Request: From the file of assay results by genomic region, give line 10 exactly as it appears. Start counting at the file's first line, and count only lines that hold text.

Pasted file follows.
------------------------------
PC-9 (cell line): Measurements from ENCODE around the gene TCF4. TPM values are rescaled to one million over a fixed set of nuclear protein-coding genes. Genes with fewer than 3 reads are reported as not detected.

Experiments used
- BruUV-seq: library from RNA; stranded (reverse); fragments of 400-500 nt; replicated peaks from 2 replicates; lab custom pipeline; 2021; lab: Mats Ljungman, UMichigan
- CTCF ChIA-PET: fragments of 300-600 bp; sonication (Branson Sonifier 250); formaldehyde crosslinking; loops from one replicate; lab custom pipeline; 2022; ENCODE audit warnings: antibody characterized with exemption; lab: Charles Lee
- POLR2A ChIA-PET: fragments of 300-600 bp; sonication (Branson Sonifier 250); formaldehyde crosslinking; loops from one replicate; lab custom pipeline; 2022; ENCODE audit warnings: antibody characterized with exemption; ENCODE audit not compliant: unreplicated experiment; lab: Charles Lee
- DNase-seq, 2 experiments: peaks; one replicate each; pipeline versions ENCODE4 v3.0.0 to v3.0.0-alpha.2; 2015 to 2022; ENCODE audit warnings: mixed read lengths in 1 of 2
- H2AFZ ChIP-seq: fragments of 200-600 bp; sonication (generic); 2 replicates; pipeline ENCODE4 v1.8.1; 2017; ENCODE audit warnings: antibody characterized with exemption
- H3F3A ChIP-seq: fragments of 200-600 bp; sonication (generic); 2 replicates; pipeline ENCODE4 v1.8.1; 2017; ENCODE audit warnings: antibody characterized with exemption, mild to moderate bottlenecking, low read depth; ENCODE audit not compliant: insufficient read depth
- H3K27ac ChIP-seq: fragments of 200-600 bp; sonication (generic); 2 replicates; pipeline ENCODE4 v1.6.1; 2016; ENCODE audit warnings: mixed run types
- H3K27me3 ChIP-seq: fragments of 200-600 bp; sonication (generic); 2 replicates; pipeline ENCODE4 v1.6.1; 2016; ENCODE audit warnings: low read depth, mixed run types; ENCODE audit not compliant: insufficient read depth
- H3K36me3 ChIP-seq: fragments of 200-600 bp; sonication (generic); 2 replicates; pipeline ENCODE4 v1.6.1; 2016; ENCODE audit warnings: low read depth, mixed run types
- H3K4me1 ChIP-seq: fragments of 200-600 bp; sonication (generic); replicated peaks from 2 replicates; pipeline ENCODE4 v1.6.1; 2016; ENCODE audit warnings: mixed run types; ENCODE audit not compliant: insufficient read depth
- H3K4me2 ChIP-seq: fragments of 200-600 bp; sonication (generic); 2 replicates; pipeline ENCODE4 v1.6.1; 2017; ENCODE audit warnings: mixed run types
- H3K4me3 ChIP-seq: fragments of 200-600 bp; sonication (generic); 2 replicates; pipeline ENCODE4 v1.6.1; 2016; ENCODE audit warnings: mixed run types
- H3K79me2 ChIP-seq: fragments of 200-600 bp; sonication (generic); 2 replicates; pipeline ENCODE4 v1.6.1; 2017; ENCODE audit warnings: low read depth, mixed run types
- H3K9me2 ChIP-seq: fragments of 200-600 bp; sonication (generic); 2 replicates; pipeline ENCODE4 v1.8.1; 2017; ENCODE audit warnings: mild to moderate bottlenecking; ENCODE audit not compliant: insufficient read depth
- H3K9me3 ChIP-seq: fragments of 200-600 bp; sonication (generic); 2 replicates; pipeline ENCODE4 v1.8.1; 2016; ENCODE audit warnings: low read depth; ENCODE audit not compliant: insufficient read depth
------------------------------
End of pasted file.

- H3K27me3 ChIP-seq: fragments of 200-600 bp; sonication (generic); 2 replicates; pipeline ENCODE4 v1.6.1; 2016; ENCODE audit warnings: low read depth, mixed run types; ENCODE audit not compliant: insufficient read depth